24 January 2011,

After repeating the ‘Eat Less, Move More’ mantra, many people are stunned to discover their magical thinking has not, in fact, led to magical weight loss.

An important question remains unanswered: specifically, how on earth can we trick ourselves to eat less?

If we ate for purely physiological motivations, we would eat until we were ‘full’ and then stop. However, as you know my bias on this issue, we don’t eat for physiologically motivated reasons, we eat for psychological ones. The idea of ‘novelty’ and the critical role ‘boring food’ plays in maintaining a diet is yet another example to illustrate my belief.

Sensory Specific Satiety
…refers to the declining satisfaction generated by a specific type of food, and consequent appeal of a new food based on its exposure. SSS explains why we are still ‘hungry’ for dessert after a perfectly satiating dinner: because of the novelty of the dessert (obviously!).
SSS is an elegant way of saying that after eating a certain amount of food, it becomes boring. So, we move on to the next item available. This is what Sensory Specific Satiety is: getting bored with one food, and moving on to the next (regardless of whether you have eaten ‘enough’ or ‘too much’ in terms of caloric content).

To illustrate the power of SSS, Rolls and van Duijvenvoorde (1983) conducted an experiment between buffet versus a single-course meals. The dependent variable was total calories consumed. Participants were fed either sausages, bread and butter, chocolate dessert, or bananas. Their results showed a 44% increase in overall food consumption when participants were exposed to a variety of foods.

The principal of Sensory Specific Satiety has a really clear evolutionary rationale: those species that could continue eating (in the absence of hunger) would survive for longer, because they could store more calories. One way to consume more calories, would be eating a variety of food.

SSS can be Exploited for Darker Purposes: You Canˊt Eat Just One!
…Now that we are faced with 17 nuanced varieties of white cheese flavour, this survival instinct is running amok. Also, it can be exploited so that you eat more. Foods that dissolve on your tongue are typically pretty resistant to SSS. Foods that have sort of a gross after taste, but taste amazing while you are eating (yes, I am specifically thinking of Cheetos, for the record) are also resistant to SSS- the novelty of their flavour while they are being tasted is so high that you want to continue to consume eating.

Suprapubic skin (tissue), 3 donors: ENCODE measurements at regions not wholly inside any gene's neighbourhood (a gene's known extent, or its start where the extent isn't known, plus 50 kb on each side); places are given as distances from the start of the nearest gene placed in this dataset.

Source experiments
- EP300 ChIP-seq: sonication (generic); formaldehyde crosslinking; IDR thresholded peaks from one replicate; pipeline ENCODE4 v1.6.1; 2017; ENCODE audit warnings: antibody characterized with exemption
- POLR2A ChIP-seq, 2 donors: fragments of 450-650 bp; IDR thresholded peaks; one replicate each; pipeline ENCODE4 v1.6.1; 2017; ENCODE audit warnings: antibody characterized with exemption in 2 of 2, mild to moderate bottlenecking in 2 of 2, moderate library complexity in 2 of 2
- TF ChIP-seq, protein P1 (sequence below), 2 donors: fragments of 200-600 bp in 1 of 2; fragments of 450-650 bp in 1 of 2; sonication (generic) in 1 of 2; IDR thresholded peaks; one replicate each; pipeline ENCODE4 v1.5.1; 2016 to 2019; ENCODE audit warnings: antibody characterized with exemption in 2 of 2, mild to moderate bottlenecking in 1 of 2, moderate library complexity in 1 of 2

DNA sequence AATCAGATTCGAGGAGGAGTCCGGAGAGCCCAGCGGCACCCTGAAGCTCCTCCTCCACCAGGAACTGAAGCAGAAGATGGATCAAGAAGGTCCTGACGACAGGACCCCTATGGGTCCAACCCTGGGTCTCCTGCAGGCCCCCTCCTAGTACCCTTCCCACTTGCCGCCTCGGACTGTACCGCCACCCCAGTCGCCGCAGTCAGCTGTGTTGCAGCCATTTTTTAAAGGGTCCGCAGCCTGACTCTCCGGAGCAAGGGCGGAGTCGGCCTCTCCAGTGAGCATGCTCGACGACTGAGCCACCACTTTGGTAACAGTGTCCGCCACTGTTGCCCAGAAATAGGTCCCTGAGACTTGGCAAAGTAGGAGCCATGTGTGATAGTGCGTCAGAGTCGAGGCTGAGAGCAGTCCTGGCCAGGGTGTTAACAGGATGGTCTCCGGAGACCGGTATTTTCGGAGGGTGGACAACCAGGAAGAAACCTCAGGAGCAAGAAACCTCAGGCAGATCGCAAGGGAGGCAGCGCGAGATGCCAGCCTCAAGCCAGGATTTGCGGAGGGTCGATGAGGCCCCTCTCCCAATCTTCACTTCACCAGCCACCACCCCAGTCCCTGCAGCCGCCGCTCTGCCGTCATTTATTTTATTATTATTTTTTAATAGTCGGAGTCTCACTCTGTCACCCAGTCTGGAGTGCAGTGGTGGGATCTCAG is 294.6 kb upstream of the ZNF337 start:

High carbohydrate items, like pasta and potatoes, are very resistant to SSS. We evolved during times when there was a limitation to the nutrients we could access: starches and grain based carbohydrates have classically been easier to produce and gain food value than other sources (fruits and vegetables are seasonal- they are also very high in water content so they are not as ‘satiating’ as starchy carbohydrates, and protein is a difficult macro nutrient to access because it would require successfully hunting or nurturing another animal).

…But Humans Are Clever
So, let’s reverse this principal, and see if we can bring some sense to the ‘Eat Less’ part of the equation.

Protein is both very vulnerable to SSS (you get tired of the taste of meat and high protein food faster than high carbohydrate type foods), but critically, it is also very satiating. Also, the quantity of foods available on high protein diets are comparatively limited to those in high carbohydrate diets. Logistically, you are less likely to over-consume high protein foods by virtue the fact that there are fewer options.

Recently, high protein high fibre diets have been shown to produce the most effective way to achieve weight-loss maintenance (Larsen et al., 2010). Whether this is due to a magic quality of foods on the high protein/ high fibre food list, or whether it is because high protein/ high fibre foods simply become more boring to eat, more quickly, and are more satiating, is up for debate.

I like the latter alternative. Simply saying ‘I’’m bored with this’ is a little easier to muster than: ‘The principals of Sensory Specific Satiety are correct insofar as the novelty of item A has dimished. Ergo, I no longer find it pleasant, and do not want to eat any more.’

Hopefully, incorporating foods from the High Protein/ High Fibre food list will help you achieve the ‘Eat Less’ part of the equation by boring you enough, satiating you sufficiently, and also reducing the total number of calories you consume.

Dr. YL
Larsen, T. M., Dalskov, S. M., van Baak, M., Jebb, S. A., Papadaki, A., Pfeiffer, A. F., et al. (2010). Diets with high or low protein content and glycemic index for weight-loss maintenance. N Engl J Med, 363(22), 2102-2113.
Rolls, B. J., Van Duijvenvoorde, P. M., & Rowe, E. A. (1983). Variety in the diet enhances intake in a meal and contributes to the development of obesity in the rat. Physiol Behav, 31(1), 21-27.

One response on “Variety Stimulates Intake! The High Fibre Food List

  1. Hello to all, the contents existing at this web site are
    in fact awesome for people experience, well, keep up the
    nice work fellows.

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